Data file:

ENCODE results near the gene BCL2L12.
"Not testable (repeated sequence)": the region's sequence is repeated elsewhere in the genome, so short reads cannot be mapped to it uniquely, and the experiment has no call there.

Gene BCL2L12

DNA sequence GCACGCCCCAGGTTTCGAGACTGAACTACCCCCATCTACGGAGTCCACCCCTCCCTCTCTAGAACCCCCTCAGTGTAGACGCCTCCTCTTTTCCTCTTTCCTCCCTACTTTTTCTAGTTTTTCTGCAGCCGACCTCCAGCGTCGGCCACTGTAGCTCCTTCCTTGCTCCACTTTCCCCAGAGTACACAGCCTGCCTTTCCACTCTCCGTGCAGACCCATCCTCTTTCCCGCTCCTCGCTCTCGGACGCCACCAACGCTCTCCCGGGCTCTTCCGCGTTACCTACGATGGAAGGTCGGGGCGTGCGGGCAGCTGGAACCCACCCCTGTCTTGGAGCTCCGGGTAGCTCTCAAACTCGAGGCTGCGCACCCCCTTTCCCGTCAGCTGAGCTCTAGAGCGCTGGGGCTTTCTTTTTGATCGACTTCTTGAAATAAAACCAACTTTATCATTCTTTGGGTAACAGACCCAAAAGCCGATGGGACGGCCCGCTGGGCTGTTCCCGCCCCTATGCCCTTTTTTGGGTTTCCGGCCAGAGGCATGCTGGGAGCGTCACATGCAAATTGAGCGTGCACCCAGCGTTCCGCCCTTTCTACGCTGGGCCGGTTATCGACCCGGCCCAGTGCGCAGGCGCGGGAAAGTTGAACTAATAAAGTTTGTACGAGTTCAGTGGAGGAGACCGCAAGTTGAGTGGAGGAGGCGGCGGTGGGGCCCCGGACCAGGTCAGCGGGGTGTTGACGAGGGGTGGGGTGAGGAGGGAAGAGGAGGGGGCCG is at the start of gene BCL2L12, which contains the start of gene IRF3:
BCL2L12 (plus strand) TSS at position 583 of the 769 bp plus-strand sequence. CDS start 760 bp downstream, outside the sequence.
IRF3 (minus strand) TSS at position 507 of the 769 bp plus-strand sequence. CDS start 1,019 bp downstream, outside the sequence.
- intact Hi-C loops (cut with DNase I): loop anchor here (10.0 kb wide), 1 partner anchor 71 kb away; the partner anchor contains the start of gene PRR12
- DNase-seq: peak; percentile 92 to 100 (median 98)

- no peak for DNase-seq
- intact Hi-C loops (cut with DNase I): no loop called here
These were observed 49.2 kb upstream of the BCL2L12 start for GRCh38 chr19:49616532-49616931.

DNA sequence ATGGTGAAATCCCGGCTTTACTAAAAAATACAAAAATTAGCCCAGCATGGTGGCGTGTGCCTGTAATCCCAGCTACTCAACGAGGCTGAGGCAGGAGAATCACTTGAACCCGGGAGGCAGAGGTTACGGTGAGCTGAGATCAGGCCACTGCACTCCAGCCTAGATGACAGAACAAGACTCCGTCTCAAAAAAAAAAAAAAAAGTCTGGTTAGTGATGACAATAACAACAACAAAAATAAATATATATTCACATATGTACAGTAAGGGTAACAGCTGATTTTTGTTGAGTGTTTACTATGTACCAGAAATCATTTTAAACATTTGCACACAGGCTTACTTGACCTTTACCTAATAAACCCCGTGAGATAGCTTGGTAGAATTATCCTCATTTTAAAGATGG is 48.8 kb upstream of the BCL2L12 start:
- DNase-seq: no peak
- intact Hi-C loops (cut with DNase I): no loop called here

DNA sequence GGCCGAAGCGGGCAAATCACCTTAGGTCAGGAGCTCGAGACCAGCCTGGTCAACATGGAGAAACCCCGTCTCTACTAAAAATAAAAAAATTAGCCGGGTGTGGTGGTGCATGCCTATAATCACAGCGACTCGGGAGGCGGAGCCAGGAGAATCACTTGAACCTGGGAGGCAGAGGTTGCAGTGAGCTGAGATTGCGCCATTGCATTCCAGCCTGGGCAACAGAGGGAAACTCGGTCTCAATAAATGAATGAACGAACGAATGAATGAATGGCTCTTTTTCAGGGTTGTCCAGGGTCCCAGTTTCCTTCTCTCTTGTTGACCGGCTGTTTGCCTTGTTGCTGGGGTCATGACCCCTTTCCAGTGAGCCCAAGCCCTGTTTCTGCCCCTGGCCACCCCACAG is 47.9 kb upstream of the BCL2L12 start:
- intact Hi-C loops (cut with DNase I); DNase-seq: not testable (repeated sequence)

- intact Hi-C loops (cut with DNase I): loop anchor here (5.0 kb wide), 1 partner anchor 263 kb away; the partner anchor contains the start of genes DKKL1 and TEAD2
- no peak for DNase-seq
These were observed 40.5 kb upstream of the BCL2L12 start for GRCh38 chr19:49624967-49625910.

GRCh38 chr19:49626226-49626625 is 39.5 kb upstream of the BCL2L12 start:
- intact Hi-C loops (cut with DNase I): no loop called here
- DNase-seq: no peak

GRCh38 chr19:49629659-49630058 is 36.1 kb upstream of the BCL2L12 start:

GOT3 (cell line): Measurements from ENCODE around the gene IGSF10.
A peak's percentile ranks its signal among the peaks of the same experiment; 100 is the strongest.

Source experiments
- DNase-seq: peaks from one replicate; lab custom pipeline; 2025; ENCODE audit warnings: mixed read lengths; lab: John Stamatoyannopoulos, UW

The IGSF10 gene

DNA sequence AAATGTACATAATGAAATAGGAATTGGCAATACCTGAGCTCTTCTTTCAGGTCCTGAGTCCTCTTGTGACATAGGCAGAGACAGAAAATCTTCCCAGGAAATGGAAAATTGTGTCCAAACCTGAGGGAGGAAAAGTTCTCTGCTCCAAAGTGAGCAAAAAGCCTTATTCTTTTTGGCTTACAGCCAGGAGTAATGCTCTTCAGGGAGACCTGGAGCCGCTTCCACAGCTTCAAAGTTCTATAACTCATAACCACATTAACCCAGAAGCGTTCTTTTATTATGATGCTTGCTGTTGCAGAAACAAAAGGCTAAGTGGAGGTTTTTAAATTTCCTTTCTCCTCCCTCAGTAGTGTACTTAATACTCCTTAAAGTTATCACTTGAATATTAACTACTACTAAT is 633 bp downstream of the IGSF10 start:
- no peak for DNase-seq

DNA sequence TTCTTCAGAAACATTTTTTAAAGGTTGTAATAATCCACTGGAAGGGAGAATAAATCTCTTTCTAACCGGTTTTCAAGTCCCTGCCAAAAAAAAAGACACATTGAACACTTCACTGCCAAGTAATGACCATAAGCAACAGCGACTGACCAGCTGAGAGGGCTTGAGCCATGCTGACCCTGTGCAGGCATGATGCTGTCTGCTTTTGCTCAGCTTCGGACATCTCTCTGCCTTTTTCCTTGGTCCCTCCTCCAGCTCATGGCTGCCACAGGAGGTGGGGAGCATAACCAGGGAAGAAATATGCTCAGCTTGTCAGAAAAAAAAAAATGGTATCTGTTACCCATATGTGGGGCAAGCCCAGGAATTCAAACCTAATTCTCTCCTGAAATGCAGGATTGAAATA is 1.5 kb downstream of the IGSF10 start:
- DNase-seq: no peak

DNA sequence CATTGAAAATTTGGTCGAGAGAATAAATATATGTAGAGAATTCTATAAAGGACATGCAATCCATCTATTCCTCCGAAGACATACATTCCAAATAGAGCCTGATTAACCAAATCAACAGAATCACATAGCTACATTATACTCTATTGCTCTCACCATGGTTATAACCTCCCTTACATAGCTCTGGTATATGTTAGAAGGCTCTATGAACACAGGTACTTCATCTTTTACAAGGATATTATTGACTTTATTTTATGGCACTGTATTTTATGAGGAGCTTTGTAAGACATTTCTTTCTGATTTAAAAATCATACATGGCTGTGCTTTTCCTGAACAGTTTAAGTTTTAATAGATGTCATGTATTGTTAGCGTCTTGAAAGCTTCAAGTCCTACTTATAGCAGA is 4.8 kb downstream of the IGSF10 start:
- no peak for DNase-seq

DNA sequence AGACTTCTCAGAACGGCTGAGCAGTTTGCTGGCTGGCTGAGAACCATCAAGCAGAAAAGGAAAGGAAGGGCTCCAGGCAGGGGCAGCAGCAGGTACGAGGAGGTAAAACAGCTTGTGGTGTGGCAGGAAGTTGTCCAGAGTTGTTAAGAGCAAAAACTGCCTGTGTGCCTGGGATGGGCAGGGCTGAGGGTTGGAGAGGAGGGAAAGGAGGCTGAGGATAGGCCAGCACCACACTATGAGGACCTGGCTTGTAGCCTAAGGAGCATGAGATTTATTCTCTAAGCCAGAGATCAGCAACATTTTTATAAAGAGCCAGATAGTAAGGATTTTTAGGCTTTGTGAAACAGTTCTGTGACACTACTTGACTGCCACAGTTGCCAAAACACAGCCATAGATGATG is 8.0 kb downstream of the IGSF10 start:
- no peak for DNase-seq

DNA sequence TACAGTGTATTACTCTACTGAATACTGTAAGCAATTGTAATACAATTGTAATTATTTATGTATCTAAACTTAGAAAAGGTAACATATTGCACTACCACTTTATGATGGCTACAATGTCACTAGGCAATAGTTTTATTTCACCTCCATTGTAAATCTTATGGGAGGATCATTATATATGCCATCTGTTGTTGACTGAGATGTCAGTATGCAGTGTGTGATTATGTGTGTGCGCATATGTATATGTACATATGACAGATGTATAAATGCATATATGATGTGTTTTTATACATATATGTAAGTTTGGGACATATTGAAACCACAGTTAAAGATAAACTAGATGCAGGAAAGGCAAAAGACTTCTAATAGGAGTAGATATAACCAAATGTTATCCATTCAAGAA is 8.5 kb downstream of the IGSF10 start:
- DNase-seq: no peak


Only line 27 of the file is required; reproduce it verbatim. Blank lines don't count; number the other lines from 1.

- DNase-seq: peaks from one replicate; lab custom pipeline; 2025; ENCODE audit warnings: mixed read lengths; lab: John Stamatoyannopoulos, UW